This stage occurs when groups wrap up their work at the end of a unit or course. Here, it is important for students to feel a sense of achievement both as a member of the group and as an individual. A successful group deliverable is one thing, but personal growth is another. Unless group members feel they have a chance to gain new knowledge or perspectives, or refine old ones, working in a group will be less attractive to them than working independently.

 Provide prompt feedback


Throughout the group work process, you will want to maintain a consistent and transparent reward system. In such a system, preserving consistency might require you to grade social or cognitive loafers separately (Felder & Brent, 2001).

At grading time, it is essential to treat groups’ output seriously. If something is wrong with the output, it is possible that the group has not functioned effectively. If you have held off intervening until now, you will now need to consider how to compensate for your inaction.

Maintain consistency with your reward system

To maintain group learning as a positive experience, not only collective but also individual needs must be satisfied. Your rewards system needs to be responsive to both the extrinsic and intrinsic demands of students.

Remember that students want to be evaluated positively for their own growth, and not only for their group products. A sense of being evaluated and rewarded impartially and justifiably is necessary for the closure of successful group operation and process.

As an instructor, you play a critical role in guiding, monitoring and framing your students’ group activities. It is your duty to motivate students to participate in group work, but also to ensure that the groups are working toward successful outcomes.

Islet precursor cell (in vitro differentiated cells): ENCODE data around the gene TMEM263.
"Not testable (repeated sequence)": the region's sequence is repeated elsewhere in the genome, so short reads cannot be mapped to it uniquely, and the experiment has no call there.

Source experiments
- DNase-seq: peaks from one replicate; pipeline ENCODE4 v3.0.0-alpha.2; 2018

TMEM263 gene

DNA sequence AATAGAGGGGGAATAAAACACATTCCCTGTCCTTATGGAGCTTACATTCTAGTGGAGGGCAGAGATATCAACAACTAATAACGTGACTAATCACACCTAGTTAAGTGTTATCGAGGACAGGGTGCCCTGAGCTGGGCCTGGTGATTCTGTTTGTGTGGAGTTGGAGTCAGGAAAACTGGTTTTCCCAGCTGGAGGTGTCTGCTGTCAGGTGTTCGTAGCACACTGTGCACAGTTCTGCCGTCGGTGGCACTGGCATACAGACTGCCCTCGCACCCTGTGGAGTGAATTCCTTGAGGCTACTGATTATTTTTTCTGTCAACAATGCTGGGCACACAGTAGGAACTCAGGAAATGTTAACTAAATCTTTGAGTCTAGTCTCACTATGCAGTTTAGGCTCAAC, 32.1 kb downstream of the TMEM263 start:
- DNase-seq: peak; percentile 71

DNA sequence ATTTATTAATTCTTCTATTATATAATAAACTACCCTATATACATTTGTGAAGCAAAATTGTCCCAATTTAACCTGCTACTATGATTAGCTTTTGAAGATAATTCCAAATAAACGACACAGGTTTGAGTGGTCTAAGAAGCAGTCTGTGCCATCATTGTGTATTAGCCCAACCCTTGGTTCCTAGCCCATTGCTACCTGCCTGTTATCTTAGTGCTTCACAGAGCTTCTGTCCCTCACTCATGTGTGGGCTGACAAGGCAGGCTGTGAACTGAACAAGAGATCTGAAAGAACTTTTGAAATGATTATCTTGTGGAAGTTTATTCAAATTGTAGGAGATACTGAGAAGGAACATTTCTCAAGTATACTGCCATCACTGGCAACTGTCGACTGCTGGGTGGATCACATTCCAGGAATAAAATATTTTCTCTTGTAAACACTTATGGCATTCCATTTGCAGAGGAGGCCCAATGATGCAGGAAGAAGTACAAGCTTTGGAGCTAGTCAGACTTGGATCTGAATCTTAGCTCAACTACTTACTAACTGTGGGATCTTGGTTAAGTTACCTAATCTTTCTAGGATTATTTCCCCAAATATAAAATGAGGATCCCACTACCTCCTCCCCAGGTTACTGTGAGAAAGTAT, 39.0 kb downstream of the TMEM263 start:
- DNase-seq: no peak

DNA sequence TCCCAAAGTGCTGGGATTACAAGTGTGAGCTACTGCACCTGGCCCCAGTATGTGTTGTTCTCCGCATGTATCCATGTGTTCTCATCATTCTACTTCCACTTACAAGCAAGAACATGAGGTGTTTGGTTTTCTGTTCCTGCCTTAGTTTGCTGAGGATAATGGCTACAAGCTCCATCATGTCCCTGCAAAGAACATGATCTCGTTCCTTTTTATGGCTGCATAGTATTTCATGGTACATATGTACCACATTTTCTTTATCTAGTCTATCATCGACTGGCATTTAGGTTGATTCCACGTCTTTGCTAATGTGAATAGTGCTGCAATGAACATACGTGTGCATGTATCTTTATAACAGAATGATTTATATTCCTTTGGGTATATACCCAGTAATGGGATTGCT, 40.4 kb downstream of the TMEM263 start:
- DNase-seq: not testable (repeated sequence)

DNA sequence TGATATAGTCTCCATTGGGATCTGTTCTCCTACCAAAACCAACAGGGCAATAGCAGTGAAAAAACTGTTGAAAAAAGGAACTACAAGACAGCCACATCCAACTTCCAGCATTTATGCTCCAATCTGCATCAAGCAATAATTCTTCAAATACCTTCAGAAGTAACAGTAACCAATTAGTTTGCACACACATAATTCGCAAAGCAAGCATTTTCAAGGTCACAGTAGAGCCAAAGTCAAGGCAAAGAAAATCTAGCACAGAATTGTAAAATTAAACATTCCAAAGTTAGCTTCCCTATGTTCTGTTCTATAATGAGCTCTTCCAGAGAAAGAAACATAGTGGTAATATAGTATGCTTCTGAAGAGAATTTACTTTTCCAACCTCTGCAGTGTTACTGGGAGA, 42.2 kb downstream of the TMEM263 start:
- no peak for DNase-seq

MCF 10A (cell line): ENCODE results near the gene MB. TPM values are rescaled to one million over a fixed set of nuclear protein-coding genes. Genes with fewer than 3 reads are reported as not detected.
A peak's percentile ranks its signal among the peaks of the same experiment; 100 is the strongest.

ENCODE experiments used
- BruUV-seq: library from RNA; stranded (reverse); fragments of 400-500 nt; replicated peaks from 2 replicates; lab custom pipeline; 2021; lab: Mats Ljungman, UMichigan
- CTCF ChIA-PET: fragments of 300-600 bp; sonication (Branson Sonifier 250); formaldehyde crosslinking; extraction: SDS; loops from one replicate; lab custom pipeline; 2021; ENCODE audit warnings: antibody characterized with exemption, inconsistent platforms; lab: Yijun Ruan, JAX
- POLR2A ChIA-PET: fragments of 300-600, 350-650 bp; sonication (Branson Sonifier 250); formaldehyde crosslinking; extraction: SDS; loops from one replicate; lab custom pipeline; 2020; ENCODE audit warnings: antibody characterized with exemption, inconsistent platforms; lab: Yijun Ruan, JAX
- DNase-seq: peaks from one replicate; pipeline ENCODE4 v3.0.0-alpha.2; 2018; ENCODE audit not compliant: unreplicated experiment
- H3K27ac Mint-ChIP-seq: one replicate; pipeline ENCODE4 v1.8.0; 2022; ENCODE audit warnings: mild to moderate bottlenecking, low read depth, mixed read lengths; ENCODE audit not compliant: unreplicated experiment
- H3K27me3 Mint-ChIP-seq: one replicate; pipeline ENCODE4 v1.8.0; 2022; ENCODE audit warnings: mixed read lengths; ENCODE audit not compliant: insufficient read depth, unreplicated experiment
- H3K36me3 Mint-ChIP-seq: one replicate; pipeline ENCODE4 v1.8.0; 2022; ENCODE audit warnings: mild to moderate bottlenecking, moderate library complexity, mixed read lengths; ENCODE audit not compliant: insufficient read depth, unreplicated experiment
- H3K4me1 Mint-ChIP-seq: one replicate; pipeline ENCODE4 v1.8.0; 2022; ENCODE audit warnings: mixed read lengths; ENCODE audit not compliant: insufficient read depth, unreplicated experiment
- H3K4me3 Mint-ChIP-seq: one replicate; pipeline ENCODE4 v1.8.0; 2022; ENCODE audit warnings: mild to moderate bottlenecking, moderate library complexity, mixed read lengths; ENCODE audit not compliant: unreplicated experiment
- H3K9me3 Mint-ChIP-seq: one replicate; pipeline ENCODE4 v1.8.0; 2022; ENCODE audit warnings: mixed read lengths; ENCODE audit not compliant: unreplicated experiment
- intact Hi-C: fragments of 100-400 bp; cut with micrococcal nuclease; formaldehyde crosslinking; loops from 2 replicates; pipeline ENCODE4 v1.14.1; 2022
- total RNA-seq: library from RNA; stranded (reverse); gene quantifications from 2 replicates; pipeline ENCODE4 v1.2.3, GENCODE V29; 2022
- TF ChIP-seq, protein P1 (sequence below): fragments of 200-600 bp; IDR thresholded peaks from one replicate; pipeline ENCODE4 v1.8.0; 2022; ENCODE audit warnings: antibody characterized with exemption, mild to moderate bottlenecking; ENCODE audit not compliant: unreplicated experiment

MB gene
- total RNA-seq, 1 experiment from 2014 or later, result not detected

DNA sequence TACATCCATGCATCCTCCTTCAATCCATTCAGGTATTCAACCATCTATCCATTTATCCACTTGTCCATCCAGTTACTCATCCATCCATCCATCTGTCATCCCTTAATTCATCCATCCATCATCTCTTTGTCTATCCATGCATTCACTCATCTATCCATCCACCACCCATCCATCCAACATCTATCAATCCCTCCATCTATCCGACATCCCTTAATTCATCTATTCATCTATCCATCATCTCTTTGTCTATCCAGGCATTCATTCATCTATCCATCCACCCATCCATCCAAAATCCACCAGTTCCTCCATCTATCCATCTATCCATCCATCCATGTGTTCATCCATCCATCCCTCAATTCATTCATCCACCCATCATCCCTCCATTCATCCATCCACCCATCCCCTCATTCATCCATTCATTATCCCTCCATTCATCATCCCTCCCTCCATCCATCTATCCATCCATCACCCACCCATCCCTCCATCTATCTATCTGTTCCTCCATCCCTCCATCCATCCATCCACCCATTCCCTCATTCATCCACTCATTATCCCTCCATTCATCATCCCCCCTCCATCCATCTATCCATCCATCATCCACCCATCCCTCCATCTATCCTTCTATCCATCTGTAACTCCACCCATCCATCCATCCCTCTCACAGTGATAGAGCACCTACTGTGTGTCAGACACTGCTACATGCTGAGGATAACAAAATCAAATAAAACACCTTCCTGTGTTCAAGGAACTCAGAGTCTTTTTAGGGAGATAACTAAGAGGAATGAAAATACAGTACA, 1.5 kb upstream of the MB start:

In my experience, students are aware when instructors are using group work to simply to fill up class time, and they respond in kind with lackluster cooperation and even shirking. That is why I urge instructors to explain the rationale for group projects and provide guideposts throughout the way. Students must be free to express their opinions about their projects, and you can promote that by creating and maintaining a positive sense of community in your classroom.

By maintaining a helpful, encouraging attitude, you can communicate the contributions group work makes to your students’ learning and guide them toward experiencing its successful outcomes.


Caulfield, S. L., & Persell, C. H. 2006. Teaching Social Science Reasoning and Quantitative Literacy: The Role of Collaborative Groups. Teaching Sociology, 34(1): 39-53.

Cohn, C. L. 1999. Cooperative Learning in a Macroeconomics Course. College Teaching, 47(2): 51-55.

Delucchi, M. 2006. The Efficacy of Collaborative Learning Groups in an Undergraduate Statistics Course. College Teaching, 54(2): 244-248.

Felder, R. M., & Brent, R. 2001. Effective Strategies for Cooperative Learning. Journal of Cooperation and Collaboration in College Teaching, 10: 69-75.

Francis, D. 1992. Improving work groups : a practical manual for team building. Amsterdam ; San Diego: Pfeiffer & Co.

Hare, L. R., & O'Neill, K. 2000. Effectiveness and Efficiency in Small Academic Peer Groups: A Case Study. Small Group Research, 31(1): 24-53.

McKinney, J. P., McKinney, K. G., Franiuk, R., & Schweitzer, J. 2006. The College Classroom as a Community. College Teaching, 54(3): 281-294.

O'Donnell, A. M., & O'Kelly, J. 1994. Learning from Peers: Beyond the Rhetoric of Positive Results. Educational Psychology Review, 6(4): 321-349.

Oakley, B., Felder, R. M., Brent, R., & Elhajj, I. 2004. Turning Student Groups into Effective Teams. Journal of Student Centered Learning, 2(1): 9-34.

Rousseau, V., Aube, C., & Savoie, A. 2006. Teamwork Behaviors: A Review and an Integration of Frameworks. Small Group Research, 37(5): 540-570.